Folate: critical for cellular division, therefore it’s indispensable for healthy conception. Deficiency can lead to methylation defects, elevated homocysteine, spina bifida, Down’s syndrome, miscarriages and elevated levels of homocysteine that is related to hypothyroidism. (3

Food sources: liver of sustainably raised animals, spinach and other dark leafy greens, nutritional yeast, legumes, whole grains and cruciferous vegetables.

Zinc: along with other trace elements such as selenium, required for the synthesis of thyroid hormones, and deficiencies in these can lead to hypothyroidism. Interestingly, thyroid hormones are essential for the absorption of zinc, and for this reason hypothyroidism can lead to zinc deficiency. In women, deficiency can cause abnormal ovarian development, menstrual cycle disruptions, frequent abortions, prolonged gestation, fetal abnormalities, stillbirths, pre-eclampsia and low birth- weight infants. 

Food sources: oysters, red meats, pumpkin seeds, split peas, sesame butter, pecans, Brazil nuts, rye, oats and lima beans. Zinc must be balanced with copper. The healthy ratio is 15:1. Foods high in copper are calf’s liver, oysters, crab meat, sunflower seeds.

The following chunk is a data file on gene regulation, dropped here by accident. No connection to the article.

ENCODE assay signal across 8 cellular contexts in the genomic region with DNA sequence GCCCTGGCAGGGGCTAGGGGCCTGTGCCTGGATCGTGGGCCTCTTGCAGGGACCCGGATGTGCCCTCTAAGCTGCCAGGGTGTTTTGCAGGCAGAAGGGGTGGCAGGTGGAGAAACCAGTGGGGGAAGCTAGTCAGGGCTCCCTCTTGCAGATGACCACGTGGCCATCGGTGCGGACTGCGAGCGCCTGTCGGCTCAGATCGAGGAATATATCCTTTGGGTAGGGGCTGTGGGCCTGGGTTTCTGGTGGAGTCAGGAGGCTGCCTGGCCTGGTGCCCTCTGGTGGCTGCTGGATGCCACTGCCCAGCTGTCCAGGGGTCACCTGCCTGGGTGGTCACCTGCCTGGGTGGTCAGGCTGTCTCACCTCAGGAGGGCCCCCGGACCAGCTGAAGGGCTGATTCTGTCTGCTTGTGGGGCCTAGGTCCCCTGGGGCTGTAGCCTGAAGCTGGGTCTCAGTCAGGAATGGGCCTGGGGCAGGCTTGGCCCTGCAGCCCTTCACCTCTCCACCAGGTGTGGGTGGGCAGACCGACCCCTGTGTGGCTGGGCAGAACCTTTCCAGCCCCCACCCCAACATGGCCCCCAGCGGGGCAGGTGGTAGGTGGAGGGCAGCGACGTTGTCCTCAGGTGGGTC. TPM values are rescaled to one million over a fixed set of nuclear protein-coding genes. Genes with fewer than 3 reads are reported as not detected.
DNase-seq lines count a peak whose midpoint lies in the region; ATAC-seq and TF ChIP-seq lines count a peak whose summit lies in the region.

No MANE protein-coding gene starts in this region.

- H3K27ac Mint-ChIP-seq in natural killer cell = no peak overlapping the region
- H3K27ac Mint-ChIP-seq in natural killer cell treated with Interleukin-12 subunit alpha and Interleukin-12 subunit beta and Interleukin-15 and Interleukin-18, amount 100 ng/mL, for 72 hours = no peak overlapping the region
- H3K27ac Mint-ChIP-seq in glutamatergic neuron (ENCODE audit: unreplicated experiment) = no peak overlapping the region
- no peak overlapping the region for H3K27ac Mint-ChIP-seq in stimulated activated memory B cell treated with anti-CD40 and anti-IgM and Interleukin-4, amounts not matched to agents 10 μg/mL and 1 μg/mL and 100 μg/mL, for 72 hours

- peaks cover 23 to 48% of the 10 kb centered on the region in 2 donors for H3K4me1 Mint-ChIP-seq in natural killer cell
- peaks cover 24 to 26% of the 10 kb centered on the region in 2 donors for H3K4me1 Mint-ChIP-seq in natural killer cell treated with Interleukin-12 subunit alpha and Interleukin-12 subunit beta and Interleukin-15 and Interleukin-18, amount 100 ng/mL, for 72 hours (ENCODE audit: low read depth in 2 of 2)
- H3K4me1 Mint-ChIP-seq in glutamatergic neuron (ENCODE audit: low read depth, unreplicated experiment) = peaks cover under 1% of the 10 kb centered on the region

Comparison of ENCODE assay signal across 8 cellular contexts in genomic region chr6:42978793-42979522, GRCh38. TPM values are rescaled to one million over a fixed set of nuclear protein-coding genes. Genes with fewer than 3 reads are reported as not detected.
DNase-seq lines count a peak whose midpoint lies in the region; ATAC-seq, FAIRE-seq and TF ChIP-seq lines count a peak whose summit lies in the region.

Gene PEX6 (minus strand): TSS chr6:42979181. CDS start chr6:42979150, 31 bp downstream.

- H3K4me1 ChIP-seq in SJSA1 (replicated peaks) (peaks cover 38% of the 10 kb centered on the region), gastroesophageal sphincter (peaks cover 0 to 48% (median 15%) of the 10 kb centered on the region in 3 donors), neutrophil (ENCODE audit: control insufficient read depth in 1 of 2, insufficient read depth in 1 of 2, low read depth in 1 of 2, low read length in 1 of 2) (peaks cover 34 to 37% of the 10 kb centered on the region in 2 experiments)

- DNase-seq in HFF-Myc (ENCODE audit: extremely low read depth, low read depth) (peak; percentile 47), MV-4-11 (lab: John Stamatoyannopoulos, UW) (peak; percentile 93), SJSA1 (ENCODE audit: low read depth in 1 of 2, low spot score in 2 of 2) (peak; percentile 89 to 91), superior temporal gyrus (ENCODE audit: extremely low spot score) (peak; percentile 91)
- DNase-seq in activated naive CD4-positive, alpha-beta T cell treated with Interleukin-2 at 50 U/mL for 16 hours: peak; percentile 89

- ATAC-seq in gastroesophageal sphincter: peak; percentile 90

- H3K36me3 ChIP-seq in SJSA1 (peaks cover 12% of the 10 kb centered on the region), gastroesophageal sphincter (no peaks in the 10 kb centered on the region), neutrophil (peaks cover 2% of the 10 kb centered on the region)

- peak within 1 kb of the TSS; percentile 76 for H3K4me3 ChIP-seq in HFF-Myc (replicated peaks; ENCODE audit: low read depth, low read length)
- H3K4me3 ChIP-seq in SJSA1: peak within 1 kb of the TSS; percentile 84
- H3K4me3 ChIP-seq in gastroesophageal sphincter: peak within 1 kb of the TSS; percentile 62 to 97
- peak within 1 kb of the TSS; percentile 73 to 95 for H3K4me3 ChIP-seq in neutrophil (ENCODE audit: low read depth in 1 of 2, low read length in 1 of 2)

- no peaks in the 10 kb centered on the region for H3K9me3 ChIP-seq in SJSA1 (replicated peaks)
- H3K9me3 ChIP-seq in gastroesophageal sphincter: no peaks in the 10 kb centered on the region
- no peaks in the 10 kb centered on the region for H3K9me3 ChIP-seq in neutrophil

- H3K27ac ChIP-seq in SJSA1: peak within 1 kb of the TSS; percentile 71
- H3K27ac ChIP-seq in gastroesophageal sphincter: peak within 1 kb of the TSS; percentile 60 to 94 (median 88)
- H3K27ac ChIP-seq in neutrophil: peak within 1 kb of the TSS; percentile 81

Selenium: is the anti- cancer mineral! It is an essential trace mineral and acts as a strong antioxidant. It plays an important role in the conversion of the thyroid hormone T4 to biologically active T3. Low levels of selenium causes hypothyroidism, infertility and inflammation.

Food sources: Brazil nuts (6 nuts- 544 mcg), cooked chicken liver, canned tuna, fish/seafood, pork chop, eggs, beef, mushrooms and nutritional yeast. 

Vitamin D: the sunshine vitamin! Vitamin D can be produced in our body by the action of sunlight on the skin. Among the many benefits of vitamin D are miscarriage  prevention, endometrial development and placenta health. Vitamin D is required for thyroid hormone production and for optimal immune function. It can be often low in those with autoimmune conditions.

Food sources: Salmon, herring, sardines, mushrooms, egg yolks, cod liver oil, milk products.

Whew, this was a long one, I hope you'll find it helpful! For an infographic of these foods head to my instagram an hit save or share it with your friends. (4)

Please leave your comments below.

Love & melons,